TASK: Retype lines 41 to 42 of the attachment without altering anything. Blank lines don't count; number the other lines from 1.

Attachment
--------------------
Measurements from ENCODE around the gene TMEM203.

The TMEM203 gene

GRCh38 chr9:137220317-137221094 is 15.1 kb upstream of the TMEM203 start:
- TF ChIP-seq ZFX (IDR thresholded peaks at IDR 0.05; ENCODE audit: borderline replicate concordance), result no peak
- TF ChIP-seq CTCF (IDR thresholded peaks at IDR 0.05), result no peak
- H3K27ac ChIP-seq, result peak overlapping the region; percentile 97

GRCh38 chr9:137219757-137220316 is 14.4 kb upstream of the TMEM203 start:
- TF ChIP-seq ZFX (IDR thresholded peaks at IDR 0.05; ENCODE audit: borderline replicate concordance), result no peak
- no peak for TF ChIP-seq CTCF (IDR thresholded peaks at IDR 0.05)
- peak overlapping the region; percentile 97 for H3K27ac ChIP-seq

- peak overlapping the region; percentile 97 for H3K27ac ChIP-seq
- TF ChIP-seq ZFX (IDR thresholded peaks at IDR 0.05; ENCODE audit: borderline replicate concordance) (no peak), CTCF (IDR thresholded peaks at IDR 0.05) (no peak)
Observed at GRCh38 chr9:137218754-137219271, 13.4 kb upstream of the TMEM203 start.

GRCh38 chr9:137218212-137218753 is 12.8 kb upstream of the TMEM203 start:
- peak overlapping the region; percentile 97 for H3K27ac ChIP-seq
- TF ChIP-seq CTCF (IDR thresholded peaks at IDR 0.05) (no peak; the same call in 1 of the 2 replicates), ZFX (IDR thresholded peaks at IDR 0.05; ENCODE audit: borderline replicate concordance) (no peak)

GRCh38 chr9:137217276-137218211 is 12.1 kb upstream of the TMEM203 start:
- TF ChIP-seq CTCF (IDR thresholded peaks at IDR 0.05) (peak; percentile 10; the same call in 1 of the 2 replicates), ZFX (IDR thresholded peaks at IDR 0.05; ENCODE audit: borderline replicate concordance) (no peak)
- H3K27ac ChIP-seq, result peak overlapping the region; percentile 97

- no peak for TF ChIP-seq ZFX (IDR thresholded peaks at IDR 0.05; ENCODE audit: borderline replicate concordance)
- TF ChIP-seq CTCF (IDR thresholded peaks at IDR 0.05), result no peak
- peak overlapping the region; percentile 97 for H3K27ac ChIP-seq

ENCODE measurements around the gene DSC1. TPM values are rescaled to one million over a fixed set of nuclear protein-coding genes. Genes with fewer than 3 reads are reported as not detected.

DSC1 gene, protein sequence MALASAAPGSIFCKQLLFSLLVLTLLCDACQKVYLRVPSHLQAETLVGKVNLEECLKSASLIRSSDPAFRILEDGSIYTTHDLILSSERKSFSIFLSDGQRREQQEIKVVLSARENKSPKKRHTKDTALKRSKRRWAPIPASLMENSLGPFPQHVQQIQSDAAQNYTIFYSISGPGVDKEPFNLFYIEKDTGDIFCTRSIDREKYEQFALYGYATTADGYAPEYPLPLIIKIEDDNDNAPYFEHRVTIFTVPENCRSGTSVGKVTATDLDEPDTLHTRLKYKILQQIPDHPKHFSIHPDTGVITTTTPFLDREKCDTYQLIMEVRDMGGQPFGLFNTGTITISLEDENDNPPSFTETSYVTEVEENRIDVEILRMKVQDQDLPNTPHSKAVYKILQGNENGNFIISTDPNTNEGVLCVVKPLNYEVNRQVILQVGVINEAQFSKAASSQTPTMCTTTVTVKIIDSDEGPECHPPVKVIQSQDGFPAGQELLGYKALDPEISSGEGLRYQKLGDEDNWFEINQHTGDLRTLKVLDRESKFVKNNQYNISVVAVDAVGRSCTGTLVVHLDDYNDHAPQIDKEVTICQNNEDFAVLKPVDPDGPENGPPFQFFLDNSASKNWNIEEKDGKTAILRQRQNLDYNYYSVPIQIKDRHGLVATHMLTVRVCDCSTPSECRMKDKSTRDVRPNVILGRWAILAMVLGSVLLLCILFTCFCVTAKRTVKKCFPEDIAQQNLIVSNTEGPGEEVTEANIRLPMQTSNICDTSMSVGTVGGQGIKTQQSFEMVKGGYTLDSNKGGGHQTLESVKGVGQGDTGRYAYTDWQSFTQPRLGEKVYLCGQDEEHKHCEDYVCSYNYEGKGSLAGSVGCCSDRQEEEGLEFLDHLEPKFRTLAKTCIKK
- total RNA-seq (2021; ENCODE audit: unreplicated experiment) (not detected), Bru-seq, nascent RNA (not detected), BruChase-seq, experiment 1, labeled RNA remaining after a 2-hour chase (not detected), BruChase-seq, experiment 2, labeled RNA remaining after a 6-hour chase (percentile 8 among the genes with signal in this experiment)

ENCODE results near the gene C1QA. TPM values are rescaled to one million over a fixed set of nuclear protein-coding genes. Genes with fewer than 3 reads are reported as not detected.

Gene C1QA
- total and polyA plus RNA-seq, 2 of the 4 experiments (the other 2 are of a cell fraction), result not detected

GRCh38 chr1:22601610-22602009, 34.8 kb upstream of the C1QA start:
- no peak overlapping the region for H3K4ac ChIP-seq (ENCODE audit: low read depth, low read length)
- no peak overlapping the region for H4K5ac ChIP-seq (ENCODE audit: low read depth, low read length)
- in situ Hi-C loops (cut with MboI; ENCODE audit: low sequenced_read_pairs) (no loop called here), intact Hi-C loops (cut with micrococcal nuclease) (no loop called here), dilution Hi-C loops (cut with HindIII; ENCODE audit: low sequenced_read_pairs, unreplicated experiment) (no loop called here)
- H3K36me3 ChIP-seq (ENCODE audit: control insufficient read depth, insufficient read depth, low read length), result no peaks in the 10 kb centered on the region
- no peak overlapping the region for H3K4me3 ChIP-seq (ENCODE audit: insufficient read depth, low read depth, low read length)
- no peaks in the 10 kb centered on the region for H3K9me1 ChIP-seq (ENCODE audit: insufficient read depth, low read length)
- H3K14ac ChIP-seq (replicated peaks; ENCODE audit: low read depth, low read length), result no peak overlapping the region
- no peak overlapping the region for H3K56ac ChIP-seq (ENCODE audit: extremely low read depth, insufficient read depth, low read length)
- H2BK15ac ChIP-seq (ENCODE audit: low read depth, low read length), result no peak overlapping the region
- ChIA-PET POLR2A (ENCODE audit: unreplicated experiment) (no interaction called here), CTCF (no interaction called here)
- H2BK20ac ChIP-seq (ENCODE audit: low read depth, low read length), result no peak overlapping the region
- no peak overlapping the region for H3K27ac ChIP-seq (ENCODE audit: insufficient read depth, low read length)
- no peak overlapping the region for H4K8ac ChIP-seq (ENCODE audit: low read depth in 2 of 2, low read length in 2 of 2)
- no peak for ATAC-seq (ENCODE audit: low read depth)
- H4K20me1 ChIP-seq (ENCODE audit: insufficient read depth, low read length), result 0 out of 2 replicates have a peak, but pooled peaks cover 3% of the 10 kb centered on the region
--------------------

- no peak overlapping the region for H3K27ac ChIP-seq (ENCODE audit: insufficient read depth, low read length)
- no peak overlapping the region for H4K8ac ChIP-seq (ENCODE audit: low read depth in 2 of 2, low read length in 2 of 2)